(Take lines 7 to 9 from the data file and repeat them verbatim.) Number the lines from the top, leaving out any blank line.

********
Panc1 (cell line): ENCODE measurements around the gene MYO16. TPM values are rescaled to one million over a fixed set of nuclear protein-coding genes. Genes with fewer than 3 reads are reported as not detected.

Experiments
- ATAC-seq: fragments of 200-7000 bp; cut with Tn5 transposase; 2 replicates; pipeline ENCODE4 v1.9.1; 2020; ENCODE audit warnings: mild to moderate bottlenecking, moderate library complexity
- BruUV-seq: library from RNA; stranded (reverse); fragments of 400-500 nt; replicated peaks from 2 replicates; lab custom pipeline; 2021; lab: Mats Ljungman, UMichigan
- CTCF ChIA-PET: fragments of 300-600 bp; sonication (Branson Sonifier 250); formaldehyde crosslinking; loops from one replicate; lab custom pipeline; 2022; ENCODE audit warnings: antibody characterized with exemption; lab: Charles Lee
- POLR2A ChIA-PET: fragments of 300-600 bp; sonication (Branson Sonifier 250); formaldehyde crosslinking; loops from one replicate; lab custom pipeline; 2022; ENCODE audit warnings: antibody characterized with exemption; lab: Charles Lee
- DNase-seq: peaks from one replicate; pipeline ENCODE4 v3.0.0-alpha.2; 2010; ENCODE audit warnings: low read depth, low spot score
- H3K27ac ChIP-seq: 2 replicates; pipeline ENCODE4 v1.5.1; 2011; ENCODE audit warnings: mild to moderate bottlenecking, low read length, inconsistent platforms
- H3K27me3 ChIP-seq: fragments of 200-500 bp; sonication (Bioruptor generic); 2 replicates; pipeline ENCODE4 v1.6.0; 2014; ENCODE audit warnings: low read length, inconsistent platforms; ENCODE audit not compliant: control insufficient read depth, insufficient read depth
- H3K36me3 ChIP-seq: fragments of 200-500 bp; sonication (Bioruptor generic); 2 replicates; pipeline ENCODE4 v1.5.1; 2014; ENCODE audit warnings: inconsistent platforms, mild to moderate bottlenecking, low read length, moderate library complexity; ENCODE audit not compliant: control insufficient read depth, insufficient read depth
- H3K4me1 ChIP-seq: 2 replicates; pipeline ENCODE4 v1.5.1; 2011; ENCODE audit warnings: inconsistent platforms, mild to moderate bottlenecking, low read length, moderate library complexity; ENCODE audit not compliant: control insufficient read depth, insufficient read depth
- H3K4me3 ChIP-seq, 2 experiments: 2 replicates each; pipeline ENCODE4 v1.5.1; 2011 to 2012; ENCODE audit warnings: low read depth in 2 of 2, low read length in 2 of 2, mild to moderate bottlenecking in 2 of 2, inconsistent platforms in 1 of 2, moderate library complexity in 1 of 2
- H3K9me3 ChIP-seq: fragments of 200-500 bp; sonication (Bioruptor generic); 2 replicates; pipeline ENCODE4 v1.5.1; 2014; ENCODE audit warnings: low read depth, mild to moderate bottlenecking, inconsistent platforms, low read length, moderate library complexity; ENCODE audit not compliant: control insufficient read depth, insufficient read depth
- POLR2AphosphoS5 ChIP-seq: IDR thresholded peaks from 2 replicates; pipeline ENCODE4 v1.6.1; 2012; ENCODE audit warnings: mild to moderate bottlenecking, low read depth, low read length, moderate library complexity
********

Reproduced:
- DNase-seq: peaks from one replicate; pipeline ENCODE4 v3.0.0-alpha.2; 2010; ENCODE audit warnings: low read depth, low spot score
- H3K27ac ChIP-seq: 2 replicates; pipeline ENCODE4 v1.5.1; 2011; ENCODE audit warnings: mild to moderate bottlenecking, low read length, inconsistent platforms
- H3K27me3 ChIP-seq: fragments of 200-500 bp; sonication (Bioruptor generic); 2 replicates; pipeline ENCODE4 v1.6.0; 2014; ENCODE audit warnings: low read length, inconsistent platforms; ENCODE audit not compliant: control insufficient read depth, insufficient read depth